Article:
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Synthetic Fuels From Alternative Energy Sources Can Power The U. S. Military

Date:
April 24, 2007
Source:
American Chemical Society
Summary:
The U.S. military, searching for a synthetic alternative to imported petroleum-based fuel, can power its 21st Century vehicles with the same chemical technology Germany used to produce its gasoline during World War II, according to a recent study.
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The U.S. military, searching for a synthetic alternative to imported petroleum-based fuel, can power its 21st Century vehicles with the same chemical technology Germany used to produce its gasoline during World War II, according to a study scheduled for the May 16 issue of ACS' Energy and Fuels, a bi-monthly journal.

In the study, Sasol Technology's Delanie Lamprecht points out that the U.S. Department of Defense (DoD) has been seeking alternative ways of obtaining "Jet Propulsion 8" (JP-8). DoD uses that single kerosene-type fuel, virtually identical to commercial aviation fuel, for almost all its gas turbine and tactical diesel engine applications. The defense department also wants an alternative route to JP-5, a slightly different fuel used on aircraft carriers.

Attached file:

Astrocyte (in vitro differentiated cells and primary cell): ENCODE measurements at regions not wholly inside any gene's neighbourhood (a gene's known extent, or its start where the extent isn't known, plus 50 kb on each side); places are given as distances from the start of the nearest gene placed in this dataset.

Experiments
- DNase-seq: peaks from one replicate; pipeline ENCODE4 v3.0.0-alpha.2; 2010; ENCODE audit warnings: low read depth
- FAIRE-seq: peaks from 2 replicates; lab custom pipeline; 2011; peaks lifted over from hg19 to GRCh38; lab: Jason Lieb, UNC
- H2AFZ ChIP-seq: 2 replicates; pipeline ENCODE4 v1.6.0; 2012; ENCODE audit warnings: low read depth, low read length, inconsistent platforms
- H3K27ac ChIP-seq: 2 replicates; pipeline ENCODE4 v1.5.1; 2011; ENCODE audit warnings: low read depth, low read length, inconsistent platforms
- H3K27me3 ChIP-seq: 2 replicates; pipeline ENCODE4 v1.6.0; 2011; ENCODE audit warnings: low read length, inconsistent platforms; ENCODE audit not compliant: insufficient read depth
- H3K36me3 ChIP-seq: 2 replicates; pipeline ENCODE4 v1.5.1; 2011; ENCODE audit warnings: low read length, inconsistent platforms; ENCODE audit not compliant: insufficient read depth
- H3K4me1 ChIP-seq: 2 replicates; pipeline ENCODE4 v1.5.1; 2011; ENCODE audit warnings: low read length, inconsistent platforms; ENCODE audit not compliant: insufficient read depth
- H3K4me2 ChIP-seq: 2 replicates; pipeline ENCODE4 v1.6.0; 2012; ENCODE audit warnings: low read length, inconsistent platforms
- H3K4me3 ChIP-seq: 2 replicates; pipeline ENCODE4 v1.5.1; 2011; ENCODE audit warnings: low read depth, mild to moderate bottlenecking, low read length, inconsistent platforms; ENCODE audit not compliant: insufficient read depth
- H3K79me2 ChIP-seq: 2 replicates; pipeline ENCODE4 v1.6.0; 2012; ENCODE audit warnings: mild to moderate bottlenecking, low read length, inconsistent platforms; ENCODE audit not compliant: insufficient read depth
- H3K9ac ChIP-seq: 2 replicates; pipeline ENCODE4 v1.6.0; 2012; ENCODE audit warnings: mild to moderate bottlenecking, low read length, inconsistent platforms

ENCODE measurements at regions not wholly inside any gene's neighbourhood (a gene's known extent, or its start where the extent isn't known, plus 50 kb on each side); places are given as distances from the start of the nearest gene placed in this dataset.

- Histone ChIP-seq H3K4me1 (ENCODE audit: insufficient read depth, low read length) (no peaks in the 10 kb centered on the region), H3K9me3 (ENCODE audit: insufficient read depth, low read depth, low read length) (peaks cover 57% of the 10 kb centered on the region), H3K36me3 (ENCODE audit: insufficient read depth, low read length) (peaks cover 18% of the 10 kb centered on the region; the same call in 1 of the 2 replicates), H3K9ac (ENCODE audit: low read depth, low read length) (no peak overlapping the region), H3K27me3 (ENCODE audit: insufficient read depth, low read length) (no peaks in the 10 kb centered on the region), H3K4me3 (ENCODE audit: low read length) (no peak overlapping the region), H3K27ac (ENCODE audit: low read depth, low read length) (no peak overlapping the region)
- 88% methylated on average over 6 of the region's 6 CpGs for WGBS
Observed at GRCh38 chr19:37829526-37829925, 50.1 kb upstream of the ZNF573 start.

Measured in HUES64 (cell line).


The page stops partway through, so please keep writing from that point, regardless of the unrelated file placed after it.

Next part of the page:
Invited to participate in the effort to develop alternatives, Lamprecht studied use of so-called Fischer-Tropsch technology. Sasol is a pioneer in use of the technology to produce synthetic fuels from coal. It can convert coal, natural gas, or biomass into a synthesis gas and thereafter into a Fischer-Tropsch syncrude suitable for refining into JP-8, JP-5 and other liquid fuels. The study concluded that it is feasible to use the process, together with current refining technology, to produce a "battlefield fuel of the future" that could power the military without reliance on imported oil.

Article: "Fisher-Tropsch Fuel for Use by the U. S. Military as Battlefield-Use Fuel of the Future"


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Materials provided by American Chemical Society. Note: Content may be edited for style and length.


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American Chemical Society. "Synthetic Fuels From Alternative Energy Sources Can Power The U. S. Military." ScienceDaily. ScienceDaily, 24 April 2007. <www.sciencedaily.com/releases/2007/04/070423100221.htm>.
American Chemical Society. (2007, April 24). Synthetic Fuels From Alternative Energy Sources Can Power The U. S. Military. ScienceDaily. Retrieved September 28, 2016 from www.sciencedaily.com/releases/2007/04/070423100221.htm
American Chemical Society. "Synthetic Fuels From Alternative Energy Sources Can Power The U. S. Military." ScienceDaily. www.sciencedaily.com/releases/2007/04/070423100221.htm (accessed September 28, 2016).